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GOULD: Catching fire at proper time is key to berths in Final Four

Syracuse head coach Jim Boeheim talks his players during timeout first half East Regional final NCAA men's college basketball tournament

Syracuse head coach Jim Boeheim talks to his players during a timeout in the first half of the East Regional final in the NCAA men's college basketball tournament against Marquette, Saturday, March 30, 2013, in Washington. (AP Photo/Mark Tenally)

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The Final Four

At the Georgia Dome, Atlanta
Ch. 2, 670-AM


◆ Louisville (33-5) vs. Wichita State (30-8), 5:09 p.m.

◆ Michigan (30-7) vs.
Syracuse (30-9), 7:49 p.m.


◆ Semifinal winners, 8 p.m.

Updated: April 3, 2013 10:18PM

Final Fours are about similarities and differences, redemption and achievement. And this one is chocked full.

Three of these teams did not win their league or their conference tournament. While Louisville won both, the trio of Michigan, Syracuse and Wichita State is proof that the NCAA tournament is a separate, electrifying mini-season unto itself.

After being considered the best league in the country all season, the Big Ten ended up with one team in Atlanta, while the Big East wound up with two.

The NCAA tournament “doesn’t prove you’ve got the best league,’’ Syracuse coach Jim Boeheim said. “It just means you played the best during this couple‑week period.’’

Boeheim is the most common denominator in this quartet. Louisville coach Rick Pitino is a former Syracuse assistant, and won his only national championship with Kentucky in 1996 vs. Boeheim in the title game. A long-time friend of John Beilein, Boeheim also helped the well-traveled Michigan coach get hired at Canisius and West Virginia.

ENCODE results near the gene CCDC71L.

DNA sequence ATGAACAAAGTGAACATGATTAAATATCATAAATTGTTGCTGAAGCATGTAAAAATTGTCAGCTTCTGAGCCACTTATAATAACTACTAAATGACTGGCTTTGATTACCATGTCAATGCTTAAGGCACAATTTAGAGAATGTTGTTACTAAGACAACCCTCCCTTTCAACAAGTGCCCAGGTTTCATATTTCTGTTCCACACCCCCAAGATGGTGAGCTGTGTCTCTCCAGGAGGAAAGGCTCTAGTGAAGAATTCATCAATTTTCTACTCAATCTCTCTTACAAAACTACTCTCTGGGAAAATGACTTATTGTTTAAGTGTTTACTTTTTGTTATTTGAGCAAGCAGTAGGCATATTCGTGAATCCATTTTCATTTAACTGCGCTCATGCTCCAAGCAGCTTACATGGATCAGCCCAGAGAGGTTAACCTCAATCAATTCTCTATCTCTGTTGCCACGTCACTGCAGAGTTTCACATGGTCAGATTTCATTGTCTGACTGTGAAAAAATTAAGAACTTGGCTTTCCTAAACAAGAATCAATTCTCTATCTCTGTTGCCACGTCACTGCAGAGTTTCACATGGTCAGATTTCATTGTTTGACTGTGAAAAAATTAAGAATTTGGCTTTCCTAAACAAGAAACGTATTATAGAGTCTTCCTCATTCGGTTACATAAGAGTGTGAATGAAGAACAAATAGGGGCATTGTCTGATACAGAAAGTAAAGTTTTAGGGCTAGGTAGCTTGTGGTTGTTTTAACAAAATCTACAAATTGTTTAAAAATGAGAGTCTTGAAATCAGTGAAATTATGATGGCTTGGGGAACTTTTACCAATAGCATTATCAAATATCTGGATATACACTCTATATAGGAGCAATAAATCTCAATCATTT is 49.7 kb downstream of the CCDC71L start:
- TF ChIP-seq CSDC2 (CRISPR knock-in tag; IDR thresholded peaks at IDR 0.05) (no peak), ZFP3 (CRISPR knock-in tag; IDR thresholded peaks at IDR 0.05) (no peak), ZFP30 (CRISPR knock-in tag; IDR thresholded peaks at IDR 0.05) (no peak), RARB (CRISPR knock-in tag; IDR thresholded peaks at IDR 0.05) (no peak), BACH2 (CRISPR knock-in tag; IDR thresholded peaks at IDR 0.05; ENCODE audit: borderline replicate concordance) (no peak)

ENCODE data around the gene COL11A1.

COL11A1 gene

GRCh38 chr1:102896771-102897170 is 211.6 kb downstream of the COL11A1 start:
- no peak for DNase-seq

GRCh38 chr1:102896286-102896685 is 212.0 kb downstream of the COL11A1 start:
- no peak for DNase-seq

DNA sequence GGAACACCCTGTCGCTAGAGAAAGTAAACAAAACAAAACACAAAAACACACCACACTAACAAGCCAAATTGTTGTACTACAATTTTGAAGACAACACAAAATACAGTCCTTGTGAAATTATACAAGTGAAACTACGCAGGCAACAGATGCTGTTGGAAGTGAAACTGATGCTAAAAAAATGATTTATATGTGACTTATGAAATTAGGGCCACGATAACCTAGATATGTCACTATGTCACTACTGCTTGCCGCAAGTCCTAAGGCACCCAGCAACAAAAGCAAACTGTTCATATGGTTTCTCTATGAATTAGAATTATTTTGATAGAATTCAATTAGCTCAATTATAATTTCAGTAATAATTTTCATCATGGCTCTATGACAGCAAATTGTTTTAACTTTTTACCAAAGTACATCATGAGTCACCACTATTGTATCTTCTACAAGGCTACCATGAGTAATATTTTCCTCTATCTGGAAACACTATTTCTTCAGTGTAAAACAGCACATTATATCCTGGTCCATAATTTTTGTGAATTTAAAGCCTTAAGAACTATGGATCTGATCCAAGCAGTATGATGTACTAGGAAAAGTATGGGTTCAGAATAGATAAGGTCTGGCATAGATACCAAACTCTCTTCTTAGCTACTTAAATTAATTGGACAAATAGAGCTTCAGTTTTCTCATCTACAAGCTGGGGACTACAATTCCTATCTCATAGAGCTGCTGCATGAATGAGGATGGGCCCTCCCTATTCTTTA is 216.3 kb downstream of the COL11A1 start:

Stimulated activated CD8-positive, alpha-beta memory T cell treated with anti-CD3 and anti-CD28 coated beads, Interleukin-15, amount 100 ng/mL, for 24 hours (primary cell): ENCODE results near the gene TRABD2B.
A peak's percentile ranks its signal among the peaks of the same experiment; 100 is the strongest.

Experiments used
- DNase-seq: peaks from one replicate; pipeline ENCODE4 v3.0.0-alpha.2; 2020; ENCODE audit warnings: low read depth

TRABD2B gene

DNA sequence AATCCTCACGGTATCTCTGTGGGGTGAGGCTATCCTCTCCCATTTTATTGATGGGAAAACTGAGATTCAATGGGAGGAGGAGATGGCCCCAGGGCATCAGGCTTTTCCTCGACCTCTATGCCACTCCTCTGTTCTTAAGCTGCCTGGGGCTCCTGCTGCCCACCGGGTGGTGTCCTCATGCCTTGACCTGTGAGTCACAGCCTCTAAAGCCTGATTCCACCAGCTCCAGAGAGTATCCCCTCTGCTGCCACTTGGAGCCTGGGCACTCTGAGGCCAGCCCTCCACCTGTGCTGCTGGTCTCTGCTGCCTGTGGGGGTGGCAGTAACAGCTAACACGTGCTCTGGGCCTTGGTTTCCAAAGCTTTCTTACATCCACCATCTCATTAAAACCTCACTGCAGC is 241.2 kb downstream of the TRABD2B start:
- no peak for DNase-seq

At first glance, the achievement of Wichita State in reaching college basketball’s biggest stage might rank as the biggest achievement. But Michigan, which needed an epic comeback vs. Kansas, made a giant leap for the Big Ten as well as its own program.

Strangely, while the Fab Five descended on Ann Arbor with a whirlwind and went to back-to-back Final Fours, this trip back after a 20-year drought was more of a steady climb.

“It was survival for three or four years,’’ Beilein said. “ ‘Let’s get into the NCAA tournament. We haven’t been in there forever, let alone worry about getting into the Final Four.’ After you start to get there, it’s not enough. You have to win and advance.’’

The Wolverines’ first Final Four since 1993 spares the Big Ten — which had four teams in the Sweet 16 and two in the Elite Eight — a lot of chatter about being overrated, which would be warranted in some ways and harsh in others.

Wisconsin, which misfired in the first round against Ole Miss, ranks as the biggest flop. Indiana, which couldn’t deal with Syracuse’s zone in the Sweet 16, exited with the most unfinished business. Michigan State simply didn’t have enough to get past Duke. And Ohio State caught a Wichita State team that was on a roll.

For the Shockers, March Madness began long before March. When they endured their third loss in a row, 64-62 at Southern Illinois on Feb. 5, coach Gregg Marshall wondered if they also had lost their chance for an at-large NCAA bid. With Creighton atop the Missouri Valley, that was a big safety valve.

“Your margin for error is so small,’’ Marshall said. “I’m thinking, ‘Oh, boy, we may have just shot our chances to get in the NCAA tournament right in the foot. We might have just blown it.’ I’m thinking that to myself, obviously not relaying that to the team. ‘’

But the ninth-seeded Shockers persevered. In the end, that might have helped them deliver a knockout punch to Ohio State, which seemed to have all the ingredients to reach its second straight Final Four.

“This team has done better when nothing has been expected,’’ Marshall said, “when they’re the underdogs, which we’ll clearly be [vs. Louisville] on Saturday, I just think that’s when we’re at our best.’’

Pitino, who made the first of his seven Final Four appearances with sixth-seeded Providence in 1987, is familiar with the underdog role.

“There are four teams in this Final Four playing terrific basketball,’’ Pitino said. “You never expect it. When it does happen, you feel really blessed that you’re getting there.’’

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